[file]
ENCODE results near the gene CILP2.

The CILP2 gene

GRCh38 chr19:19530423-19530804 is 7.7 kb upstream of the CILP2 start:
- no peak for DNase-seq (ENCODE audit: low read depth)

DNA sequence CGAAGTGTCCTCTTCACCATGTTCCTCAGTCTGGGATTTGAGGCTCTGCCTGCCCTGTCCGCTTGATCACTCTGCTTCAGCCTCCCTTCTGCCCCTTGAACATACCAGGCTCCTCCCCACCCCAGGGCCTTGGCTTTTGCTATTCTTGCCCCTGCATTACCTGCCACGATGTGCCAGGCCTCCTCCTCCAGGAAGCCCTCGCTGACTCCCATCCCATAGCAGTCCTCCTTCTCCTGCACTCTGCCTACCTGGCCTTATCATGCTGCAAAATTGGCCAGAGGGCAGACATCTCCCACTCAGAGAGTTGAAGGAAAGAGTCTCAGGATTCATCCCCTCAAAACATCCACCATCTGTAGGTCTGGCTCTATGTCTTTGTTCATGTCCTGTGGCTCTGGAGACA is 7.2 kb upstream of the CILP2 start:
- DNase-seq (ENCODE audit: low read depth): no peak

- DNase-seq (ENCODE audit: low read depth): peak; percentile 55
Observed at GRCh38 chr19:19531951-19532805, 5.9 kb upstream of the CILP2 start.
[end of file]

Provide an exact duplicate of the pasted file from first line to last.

ENCODE results near the gene CILP2.

The CILP2 gene

GRCh38 chr19:19530423-19530804 is 7.7 kb upstream of the CILP2 start:
- no peak for DNase-seq (ENCODE audit: low read depth)

DNA sequence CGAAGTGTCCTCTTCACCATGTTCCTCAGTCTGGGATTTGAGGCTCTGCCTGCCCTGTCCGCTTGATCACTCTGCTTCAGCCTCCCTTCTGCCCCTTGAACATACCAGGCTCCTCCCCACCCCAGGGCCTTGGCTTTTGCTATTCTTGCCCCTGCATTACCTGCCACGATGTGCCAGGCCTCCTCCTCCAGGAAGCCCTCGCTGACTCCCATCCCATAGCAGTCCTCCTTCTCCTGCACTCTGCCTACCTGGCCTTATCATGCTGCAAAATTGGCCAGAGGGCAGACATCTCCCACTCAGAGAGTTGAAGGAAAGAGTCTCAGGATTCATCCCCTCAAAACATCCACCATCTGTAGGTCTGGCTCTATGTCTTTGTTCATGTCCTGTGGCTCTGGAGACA is 7.2 kb upstream of the CILP2 start:
- DNase-seq (ENCODE audit: low read depth): no peak

- DNase-seq (ENCODE audit: low read depth): peak; percentile 55
Observed at GRCh38 chr19:19531951-19532805, 5.9 kb upstream of the CILP2 start.